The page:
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Wednesday Oct 14, 2015

Tenant not responsible for landlord's errors

Is the tenant in breach if she refuses to pay her landlord water consumption charges billed four years after usage?

Let us take the case of a tenant who pays on the turn when her landlord presents her with the municipal bill. The landlord indicates on the municipal bill the amount she needs to pay after deducting his payment of the rates and other charges.

Four year later, the landlord realises that through a debit order with the municipality, he, in fact, paid a substantial amount towards the tenant's water consumption charges. He now threatens to cancel the lease if she fails to make the full payment.

Can the landlord cancel for breach if the tenant fails to pay the "outstanding" amount? Is it a breach?

The diligent tenant paid her rental in full and on time as she did all other charges due. She did not question the amount the landlord wrote on the municipal bill every month for four years.

A clause stating that the landlord has the right to cancel should the tenant fail to pay his or her municipal charges for the water and electricity consumption on time, affords the landlord the right to cancel. However, after four years of not once informing the tenant that she short-paid, can such a clause be invoked?

The Rental Housing Act requires that the grounds for cancellation for residential dwellings must be stipulated in the lease and may not constitute an unfair practice.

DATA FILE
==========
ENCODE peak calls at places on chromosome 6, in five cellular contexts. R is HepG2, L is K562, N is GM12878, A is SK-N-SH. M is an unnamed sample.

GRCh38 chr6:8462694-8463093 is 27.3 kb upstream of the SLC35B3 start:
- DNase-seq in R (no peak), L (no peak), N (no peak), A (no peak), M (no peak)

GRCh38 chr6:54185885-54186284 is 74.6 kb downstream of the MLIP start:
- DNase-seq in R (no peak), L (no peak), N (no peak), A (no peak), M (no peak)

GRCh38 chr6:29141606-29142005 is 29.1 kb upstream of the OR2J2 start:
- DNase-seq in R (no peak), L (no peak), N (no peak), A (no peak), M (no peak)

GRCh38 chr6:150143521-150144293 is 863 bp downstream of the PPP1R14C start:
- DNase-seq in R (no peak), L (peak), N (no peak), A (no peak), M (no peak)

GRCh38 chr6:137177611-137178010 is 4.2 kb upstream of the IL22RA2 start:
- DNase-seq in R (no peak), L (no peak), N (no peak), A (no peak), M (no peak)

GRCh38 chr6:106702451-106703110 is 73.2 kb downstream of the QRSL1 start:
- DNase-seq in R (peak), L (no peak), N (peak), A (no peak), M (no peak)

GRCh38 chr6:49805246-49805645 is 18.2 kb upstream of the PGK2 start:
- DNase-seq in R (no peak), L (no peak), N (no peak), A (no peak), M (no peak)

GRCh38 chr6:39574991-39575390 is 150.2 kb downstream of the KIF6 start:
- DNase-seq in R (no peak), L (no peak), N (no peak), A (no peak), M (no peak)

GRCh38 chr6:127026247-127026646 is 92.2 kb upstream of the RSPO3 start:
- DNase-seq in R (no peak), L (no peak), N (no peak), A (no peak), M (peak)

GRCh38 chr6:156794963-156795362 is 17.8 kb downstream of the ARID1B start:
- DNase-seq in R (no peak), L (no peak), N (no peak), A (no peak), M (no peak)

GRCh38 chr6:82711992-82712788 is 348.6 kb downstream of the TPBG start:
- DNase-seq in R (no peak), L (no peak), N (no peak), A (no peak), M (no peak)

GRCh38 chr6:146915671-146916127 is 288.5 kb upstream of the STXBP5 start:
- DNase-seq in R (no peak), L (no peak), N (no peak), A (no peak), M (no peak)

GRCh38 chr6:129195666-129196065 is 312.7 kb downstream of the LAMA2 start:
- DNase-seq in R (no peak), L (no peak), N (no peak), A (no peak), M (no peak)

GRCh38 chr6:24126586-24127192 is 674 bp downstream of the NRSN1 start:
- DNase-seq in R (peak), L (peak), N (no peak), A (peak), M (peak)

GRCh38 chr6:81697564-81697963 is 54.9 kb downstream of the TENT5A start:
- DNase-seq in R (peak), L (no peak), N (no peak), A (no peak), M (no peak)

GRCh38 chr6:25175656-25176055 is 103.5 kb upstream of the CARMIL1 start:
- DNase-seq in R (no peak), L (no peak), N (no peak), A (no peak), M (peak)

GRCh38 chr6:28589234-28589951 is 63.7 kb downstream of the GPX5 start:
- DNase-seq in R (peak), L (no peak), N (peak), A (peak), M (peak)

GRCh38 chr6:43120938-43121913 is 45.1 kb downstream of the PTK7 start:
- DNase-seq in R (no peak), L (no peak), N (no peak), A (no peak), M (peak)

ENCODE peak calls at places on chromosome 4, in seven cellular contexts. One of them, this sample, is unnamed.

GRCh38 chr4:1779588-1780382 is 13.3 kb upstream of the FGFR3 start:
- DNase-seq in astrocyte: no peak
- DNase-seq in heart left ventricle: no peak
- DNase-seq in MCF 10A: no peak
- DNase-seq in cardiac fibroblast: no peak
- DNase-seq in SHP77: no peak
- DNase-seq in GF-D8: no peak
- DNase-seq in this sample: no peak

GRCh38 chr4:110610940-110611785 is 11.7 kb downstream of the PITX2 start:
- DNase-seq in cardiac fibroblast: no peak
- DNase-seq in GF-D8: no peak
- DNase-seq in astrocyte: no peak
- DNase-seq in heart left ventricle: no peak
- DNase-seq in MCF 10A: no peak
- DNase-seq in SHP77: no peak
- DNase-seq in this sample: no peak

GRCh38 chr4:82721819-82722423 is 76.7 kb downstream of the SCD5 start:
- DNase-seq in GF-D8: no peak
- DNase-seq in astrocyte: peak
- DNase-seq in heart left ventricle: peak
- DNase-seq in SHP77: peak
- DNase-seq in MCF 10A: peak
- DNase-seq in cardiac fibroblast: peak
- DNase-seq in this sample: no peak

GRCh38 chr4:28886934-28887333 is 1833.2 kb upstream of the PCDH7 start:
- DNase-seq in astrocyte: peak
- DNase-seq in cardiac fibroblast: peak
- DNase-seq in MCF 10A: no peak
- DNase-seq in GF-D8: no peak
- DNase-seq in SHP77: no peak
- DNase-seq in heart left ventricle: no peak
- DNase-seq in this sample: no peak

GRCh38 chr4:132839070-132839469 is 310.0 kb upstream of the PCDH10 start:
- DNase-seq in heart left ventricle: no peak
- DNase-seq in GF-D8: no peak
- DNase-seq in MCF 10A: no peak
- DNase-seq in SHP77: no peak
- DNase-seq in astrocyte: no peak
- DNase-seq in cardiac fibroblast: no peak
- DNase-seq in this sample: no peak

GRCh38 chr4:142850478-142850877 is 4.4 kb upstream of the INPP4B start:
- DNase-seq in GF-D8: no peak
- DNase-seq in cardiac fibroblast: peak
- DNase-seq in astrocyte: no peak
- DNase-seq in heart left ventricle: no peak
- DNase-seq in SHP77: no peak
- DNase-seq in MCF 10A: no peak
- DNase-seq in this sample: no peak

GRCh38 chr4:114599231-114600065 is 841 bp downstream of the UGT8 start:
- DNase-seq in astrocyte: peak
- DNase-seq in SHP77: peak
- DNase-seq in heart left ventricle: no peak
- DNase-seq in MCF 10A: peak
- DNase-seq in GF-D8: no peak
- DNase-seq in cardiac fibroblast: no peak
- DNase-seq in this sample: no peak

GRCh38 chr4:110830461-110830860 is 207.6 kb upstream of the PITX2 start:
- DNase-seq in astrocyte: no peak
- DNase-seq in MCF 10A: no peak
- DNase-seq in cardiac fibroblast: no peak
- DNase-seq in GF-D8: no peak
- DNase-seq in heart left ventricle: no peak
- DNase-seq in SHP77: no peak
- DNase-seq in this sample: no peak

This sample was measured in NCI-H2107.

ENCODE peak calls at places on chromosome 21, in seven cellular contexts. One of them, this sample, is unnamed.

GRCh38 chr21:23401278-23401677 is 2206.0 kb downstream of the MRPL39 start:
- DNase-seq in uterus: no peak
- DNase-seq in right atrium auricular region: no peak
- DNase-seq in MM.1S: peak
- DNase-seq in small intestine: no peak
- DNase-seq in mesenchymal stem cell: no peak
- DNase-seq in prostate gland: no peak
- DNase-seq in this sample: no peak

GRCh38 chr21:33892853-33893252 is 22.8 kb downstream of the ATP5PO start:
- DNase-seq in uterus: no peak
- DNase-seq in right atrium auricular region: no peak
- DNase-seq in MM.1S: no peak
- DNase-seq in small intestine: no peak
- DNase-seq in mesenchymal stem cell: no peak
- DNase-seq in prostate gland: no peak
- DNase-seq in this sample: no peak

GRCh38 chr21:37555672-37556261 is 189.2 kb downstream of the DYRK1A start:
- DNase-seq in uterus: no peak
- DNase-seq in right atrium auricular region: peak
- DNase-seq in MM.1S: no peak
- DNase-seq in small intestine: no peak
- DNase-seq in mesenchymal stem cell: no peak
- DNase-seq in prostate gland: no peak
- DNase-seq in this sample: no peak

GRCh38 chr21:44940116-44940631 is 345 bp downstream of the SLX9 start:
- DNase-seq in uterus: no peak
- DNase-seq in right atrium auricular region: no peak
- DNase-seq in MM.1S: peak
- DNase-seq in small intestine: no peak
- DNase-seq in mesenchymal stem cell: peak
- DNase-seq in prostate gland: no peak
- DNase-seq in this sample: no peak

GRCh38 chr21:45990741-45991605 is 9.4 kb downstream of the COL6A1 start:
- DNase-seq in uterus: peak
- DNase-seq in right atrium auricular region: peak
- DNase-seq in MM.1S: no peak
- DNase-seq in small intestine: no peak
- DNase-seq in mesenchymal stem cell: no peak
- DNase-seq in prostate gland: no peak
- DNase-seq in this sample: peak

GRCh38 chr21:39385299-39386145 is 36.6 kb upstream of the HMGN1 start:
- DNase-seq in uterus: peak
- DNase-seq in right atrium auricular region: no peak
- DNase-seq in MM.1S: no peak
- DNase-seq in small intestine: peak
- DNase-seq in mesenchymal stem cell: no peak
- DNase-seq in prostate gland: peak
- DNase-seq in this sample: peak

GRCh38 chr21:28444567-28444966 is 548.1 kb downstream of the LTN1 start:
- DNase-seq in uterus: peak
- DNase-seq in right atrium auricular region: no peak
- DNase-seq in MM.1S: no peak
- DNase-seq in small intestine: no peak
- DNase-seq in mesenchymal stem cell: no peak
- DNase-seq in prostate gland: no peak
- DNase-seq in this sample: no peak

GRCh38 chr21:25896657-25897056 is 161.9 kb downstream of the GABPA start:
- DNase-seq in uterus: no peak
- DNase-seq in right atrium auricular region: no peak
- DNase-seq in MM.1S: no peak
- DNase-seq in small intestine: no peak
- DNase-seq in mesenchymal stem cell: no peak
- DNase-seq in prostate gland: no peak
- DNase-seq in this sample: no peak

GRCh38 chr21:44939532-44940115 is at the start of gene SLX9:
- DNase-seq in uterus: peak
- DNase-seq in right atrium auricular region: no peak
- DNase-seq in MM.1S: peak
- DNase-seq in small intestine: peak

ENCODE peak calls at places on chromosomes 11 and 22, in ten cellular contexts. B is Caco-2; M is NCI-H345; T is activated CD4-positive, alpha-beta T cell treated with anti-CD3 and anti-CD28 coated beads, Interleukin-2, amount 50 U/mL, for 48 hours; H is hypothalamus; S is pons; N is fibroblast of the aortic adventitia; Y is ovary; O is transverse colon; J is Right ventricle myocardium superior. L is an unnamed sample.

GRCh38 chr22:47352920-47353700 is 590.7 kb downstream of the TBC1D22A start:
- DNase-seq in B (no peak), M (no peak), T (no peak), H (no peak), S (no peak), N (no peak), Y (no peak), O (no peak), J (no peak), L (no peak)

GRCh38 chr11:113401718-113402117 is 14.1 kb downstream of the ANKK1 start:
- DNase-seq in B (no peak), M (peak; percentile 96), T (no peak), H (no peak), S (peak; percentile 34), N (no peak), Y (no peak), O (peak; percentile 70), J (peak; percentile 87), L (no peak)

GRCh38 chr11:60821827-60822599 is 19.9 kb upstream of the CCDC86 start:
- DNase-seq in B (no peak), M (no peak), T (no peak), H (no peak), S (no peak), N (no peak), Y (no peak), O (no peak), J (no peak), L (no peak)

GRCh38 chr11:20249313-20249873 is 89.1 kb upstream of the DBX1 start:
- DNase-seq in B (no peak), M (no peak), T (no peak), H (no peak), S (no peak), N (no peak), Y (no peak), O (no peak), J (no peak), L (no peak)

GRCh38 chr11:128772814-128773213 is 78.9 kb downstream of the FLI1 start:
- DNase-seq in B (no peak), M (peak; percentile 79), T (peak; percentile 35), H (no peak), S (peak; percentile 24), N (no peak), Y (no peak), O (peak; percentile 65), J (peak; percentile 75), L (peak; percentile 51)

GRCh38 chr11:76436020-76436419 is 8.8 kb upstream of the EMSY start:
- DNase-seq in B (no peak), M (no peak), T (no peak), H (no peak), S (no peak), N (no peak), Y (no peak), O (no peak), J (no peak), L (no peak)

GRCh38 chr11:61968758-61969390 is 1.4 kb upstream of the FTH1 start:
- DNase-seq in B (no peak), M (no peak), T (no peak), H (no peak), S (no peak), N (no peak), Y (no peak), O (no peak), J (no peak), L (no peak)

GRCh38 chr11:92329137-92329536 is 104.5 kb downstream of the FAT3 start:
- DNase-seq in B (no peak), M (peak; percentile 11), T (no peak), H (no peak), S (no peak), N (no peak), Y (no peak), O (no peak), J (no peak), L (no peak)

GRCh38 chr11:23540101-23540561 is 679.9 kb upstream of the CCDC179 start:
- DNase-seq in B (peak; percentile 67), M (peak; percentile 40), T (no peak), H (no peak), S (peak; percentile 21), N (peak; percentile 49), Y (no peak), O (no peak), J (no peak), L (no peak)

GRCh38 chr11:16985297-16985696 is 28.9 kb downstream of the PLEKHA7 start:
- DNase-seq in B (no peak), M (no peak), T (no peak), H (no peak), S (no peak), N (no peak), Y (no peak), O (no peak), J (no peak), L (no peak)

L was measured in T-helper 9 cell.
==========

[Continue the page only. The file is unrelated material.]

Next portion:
The landlord's rights against the tenant include his or her right to terminate the lease in respect of rental housing property on grounds that do not constitute an unfair practice and are specified in the lease, (section 4(5)(c)).

The landlord would be able to cancel the lease for arrear rental or failure to pay municipal service charges through a cancellation clause. This clause allows a party to cancel immediately if the other party is in breach.

The landlord or tenant can lodge a complaint with the Rental Housing Tribunal that will have to decide whose defence is legally sustainable.

The tribunal will also have to consider the absence of a cancellation clause that ought to disqualify the landlord from cancelling in the above example.

The landlord will have to produce convincing evidence that the tenant failed to perform in terms of the lease agreement by failing to pay the water charges in full. That this failure amounted to a substantial breach of the lease agreement, and despite the demand, the tenant failed to rectify the breach.

It would be breach if the landlord sent a letter of demand after the first month that the tenant short-paid and must settle the amount immediately or within 20 days (in the case of a lease subject to the Consumer Protection Act).

In the absence of a written clause that in some way enables the landlord to claim the amount he paid unintentionally, and paid consistently for four years, the tenant may not be in breach.

Any due demand would not matter in this instance or the need to rectify the so-called breach.

Dr Sayed Iqbal Mohamed
Chairman, Organisation for Civic Rights
Tenant Matters
Daily News

 
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